Tupelo mayor, police chief to rally for Hall

By Emily Le Coz/NEMS Daily Journal

TUPELO – The city will send an entourage of Robert Hall supporters to Pearl today in an effort to win back the deputy police chief’s law enforcement certificate.
Hall, who was rehired to his former position in March, faces a potentially lengthy hearing before the 13-member Board on Law Enforcement Officer Standards and Training at its office near Jackson.
He must persuade the group to reissue the certificate he relinquished upon resigning from the police force in 2007 amid legal problems.
The process could last anywhere from 45 minutes to all day.
Joining him at the hearing will be Mayor Jack Reed Jr., current Police Chief Tony Carleton and former Police Chief Billy White.
White also is the director of the Public Safety Planning Division of the Mississippi Department of Public Safety – the same division that handles police certification through its Office of Standards and Training.
“We think that will help to have him with us,” Reed said.
In addition, Hall’s private attorney, Jim Waide, and former colleague, Cliff Hardy, also are expected to appear, but not as part of the city team.
City attorney John Hill will represent Hall as his legal counsel. His participation in the hearing will be unusual; most who go before the board have no legal counsel, and if they do, it rarely comes from a city’s attorney.
“I’m not saying it’s never been done,” said Office of Standards and Training Director Robert Davis, “but I don’t typically see the city attorney representing the individual.”
Hill’s participation drew complaints from at least two City Council members about attorneys fees; Hill will charge his normal municipal rate of $120 per hour for the hearing.
“I think it should be Robert Hall’s responsibility to secure the certificate at his cost and not to be paid for by the taxpayers,” said Ward 1 Councilman Markel Whittington, a longtime critic of Hall’s rehiring, in part because he lacks certification.
Ward 6 Councilman Mike Bryan said he’ll vote against paying any legal fees related to the hearing.
Added Ward 3 Councilman Jim Newell: “If we would have went through the right hiring practices and checked out his certification up front, then the taxpayers wouldn’t have to be responsible for this burden today.”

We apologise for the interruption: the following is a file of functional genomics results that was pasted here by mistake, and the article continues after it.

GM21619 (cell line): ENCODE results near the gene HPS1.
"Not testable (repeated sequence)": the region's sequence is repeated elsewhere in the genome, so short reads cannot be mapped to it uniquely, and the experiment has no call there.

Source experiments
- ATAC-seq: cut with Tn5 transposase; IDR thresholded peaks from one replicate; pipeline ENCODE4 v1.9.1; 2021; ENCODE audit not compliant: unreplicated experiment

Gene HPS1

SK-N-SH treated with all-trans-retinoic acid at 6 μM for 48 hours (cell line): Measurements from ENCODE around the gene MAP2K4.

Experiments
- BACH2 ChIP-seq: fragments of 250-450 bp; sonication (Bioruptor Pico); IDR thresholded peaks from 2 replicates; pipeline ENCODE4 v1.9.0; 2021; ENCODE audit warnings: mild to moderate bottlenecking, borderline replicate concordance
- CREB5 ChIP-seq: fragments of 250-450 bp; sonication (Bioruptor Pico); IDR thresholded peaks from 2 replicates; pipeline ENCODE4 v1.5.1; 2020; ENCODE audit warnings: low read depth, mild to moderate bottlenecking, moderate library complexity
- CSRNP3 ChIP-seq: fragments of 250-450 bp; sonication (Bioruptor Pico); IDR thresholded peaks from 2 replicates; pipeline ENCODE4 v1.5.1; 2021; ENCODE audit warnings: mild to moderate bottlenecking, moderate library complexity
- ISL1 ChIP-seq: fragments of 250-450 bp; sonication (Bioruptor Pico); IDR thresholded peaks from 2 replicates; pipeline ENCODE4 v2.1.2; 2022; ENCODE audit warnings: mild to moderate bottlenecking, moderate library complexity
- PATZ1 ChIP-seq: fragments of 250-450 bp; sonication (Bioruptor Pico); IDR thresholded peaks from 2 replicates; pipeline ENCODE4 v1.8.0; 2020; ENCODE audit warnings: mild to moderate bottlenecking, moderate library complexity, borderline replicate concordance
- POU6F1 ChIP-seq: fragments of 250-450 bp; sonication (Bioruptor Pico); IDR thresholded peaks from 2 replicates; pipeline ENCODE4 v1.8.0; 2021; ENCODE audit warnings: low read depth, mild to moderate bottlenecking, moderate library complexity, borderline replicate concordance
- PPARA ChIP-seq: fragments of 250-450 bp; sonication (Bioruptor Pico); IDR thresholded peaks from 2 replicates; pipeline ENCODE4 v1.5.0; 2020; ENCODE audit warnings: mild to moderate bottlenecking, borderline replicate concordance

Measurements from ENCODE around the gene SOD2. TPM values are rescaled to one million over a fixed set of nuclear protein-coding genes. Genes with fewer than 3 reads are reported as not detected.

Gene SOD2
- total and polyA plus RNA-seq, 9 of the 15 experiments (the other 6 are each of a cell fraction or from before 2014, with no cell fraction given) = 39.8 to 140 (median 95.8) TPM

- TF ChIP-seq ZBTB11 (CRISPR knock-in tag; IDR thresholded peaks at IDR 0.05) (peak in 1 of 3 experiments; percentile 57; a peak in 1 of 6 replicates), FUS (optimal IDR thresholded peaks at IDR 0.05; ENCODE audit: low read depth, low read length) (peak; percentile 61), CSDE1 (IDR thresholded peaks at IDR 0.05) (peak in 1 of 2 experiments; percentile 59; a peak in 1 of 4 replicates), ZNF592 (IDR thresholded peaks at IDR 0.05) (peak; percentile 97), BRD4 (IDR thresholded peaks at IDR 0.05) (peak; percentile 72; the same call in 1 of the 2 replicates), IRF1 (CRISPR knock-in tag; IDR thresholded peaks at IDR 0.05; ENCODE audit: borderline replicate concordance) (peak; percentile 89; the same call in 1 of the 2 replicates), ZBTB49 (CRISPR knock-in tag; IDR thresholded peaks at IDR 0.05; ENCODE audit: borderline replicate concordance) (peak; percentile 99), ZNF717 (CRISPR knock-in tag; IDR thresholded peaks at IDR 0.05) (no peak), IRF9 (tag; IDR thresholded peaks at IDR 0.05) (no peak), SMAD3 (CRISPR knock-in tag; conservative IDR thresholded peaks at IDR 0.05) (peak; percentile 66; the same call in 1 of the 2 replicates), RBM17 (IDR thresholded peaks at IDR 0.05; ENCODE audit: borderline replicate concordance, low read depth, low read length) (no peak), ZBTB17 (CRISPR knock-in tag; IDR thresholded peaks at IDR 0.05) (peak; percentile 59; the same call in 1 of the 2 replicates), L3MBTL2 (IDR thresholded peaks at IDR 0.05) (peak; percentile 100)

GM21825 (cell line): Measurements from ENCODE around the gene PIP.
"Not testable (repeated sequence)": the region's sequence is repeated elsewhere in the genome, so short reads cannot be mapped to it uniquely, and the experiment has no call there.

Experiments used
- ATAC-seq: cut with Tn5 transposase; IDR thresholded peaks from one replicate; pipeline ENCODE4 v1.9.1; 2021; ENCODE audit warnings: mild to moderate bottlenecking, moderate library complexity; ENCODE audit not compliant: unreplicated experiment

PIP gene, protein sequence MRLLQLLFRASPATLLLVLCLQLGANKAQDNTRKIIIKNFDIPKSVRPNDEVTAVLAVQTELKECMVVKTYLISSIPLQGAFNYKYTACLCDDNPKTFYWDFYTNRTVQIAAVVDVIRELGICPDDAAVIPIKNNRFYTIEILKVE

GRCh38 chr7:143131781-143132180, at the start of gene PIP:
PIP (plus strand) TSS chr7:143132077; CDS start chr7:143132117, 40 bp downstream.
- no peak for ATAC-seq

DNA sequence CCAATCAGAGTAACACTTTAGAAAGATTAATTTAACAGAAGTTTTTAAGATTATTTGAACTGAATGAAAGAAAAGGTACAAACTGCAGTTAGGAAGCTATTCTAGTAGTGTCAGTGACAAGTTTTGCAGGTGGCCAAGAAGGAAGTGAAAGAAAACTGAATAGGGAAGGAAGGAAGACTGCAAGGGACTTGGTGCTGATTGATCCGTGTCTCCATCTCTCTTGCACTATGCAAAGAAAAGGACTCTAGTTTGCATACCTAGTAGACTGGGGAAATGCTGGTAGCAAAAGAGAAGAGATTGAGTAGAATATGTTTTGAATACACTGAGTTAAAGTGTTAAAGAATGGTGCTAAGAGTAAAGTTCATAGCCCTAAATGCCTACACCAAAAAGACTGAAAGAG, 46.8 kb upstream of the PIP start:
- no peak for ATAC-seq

State law requires law enforcement officers to be certified by the BLEOST. The certificate proves that all training and policy requirements have been met.
Without it, a person has no arrest powers, and agencies have no right to pay them as law enforcement officers.
Hall had a certificate during his first 25-year stint with the Tupelo Police Department. But he relinquished it after pleading guilty in the Lee County Circuit Court to two misdemeanors – accessory after the fact and obstruction of justice by information in connection with his releasing a hit-and-run suspect in May 2006.
He resigned immediately after entering the pleas.
The driver in that incident was later charged and served time in prison.
Now Hall and his supporters must convince the board that his exemplary record before the resignation outweighs the negativity of his criminal charges.
His legal representation and city backing don’t necessarily tip the scale in his favor.
“The board looks at each case on an individual basis,” Davis said.
And it could be a tough sell.
According to the BLEOST, certificates typically are denied when an officer is convicted of a felony or a crime involving moral turpitude, which the standards board defines as any conduct “contrary to justice, honesty, honor, modesty or good morals that would tend to disrupt or diminish or otherwise jeopardize public trust and fidelity in law enforcement.”
The agency’s office already denied Hall’s first request to have his certificate reinstated. That was in August. Today’s hearing is the appeal to that decision.
If the board denies the certificate today, the city’s last recourse is an appeal through the Lee County Chancery Court.

NEMS Daily Journal reporter Danza Johnson will be at the hearing and NEMS360.com will report what happens as soon as it happens. Check back later for more information.